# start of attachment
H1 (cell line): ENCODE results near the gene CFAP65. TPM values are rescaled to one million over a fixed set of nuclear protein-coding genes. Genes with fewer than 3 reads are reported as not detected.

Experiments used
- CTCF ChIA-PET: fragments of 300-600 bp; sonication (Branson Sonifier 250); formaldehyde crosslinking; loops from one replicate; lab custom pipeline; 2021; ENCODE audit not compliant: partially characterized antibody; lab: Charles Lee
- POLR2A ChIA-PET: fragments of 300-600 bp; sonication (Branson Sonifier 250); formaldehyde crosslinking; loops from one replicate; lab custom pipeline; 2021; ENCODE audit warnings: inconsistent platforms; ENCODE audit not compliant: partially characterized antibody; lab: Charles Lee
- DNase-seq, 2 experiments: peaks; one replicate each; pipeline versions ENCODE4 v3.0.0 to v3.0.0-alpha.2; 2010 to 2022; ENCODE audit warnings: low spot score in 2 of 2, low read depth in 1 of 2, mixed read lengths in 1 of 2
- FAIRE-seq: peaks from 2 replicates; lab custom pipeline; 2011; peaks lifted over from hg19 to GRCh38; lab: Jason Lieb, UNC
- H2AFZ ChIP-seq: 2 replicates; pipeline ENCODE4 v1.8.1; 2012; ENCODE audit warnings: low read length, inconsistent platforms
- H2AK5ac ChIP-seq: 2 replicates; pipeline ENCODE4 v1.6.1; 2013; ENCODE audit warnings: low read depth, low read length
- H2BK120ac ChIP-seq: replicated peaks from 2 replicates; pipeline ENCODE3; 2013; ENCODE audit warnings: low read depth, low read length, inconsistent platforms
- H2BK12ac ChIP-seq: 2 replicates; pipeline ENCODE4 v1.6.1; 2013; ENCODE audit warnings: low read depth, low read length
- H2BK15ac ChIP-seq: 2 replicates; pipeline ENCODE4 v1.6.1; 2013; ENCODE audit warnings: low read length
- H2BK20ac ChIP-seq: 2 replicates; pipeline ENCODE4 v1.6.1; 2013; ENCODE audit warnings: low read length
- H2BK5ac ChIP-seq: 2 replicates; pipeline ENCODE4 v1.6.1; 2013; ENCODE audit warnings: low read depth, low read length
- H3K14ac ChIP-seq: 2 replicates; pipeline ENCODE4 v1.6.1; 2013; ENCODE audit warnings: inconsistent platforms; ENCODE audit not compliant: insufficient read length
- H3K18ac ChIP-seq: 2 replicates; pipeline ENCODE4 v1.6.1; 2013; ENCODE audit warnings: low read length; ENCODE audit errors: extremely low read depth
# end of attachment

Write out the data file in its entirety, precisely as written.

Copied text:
H1 (cell line): ENCODE results near the gene CFAP65. TPM values are rescaled to one million over a fixed set of nuclear protein-coding genes. Genes with fewer than 3 reads are reported as not detected.

Experiments used
- CTCF ChIA-PET: fragments of 300-600 bp; sonication (Branson Sonifier 250); formaldehyde crosslinking; loops from one replicate; lab custom pipeline; 2021; ENCODE audit not compliant: partially characterized antibody; lab: Charles Lee
- POLR2A ChIA-PET: fragments of 300-600 bp; sonication (Branson Sonifier 250); formaldehyde crosslinking; loops from one replicate; lab custom pipeline; 2021; ENCODE audit warnings: inconsistent platforms; ENCODE audit not compliant: partially characterized antibody; lab: Charles Lee
- DNase-seq, 2 experiments: peaks; one replicate each; pipeline versions ENCODE4 v3.0.0 to v3.0.0-alpha.2; 2010 to 2022; ENCODE audit warnings: low spot score in 2 of 2, low read depth in 1 of 2, mixed read lengths in 1 of 2
- FAIRE-seq: peaks from 2 replicates; lab custom pipeline; 2011; peaks lifted over from hg19 to GRCh38; lab: Jason Lieb, UNC
- H2AFZ ChIP-seq: 2 replicates; pipeline ENCODE4 v1.8.1; 2012; ENCODE audit warnings: low read length, inconsistent platforms
- H2AK5ac ChIP-seq: 2 replicates; pipeline ENCODE4 v1.6.1; 2013; ENCODE audit warnings: low read depth, low read length
- H2BK120ac ChIP-seq: replicated peaks from 2 replicates; pipeline ENCODE3; 2013; ENCODE audit warnings: low read depth, low read length, inconsistent platforms
- H2BK12ac ChIP-seq: 2 replicates; pipeline ENCODE4 v1.6.1; 2013; ENCODE audit warnings: low read depth, low read length
- H2BK15ac ChIP-seq: 2 replicates; pipeline ENCODE4 v1.6.1; 2013; ENCODE audit warnings: low read length
- H2BK20ac ChIP-seq: 2 replicates; pipeline ENCODE4 v1.6.1; 2013; ENCODE audit warnings: low read length
- H2BK5ac ChIP-seq: 2 replicates; pipeline ENCODE4 v1.6.1; 2013; ENCODE audit warnings: low read depth, low read length
- H3K14ac ChIP-seq: 2 replicates; pipeline ENCODE4 v1.6.1; 2013; ENCODE audit warnings: inconsistent platforms; ENCODE audit not compliant: insufficient read length
- H3K18ac ChIP-seq: 2 replicates; pipeline ENCODE4 v1.6.1; 2013; ENCODE audit warnings: low read length; ENCODE audit errors: extremely low read depth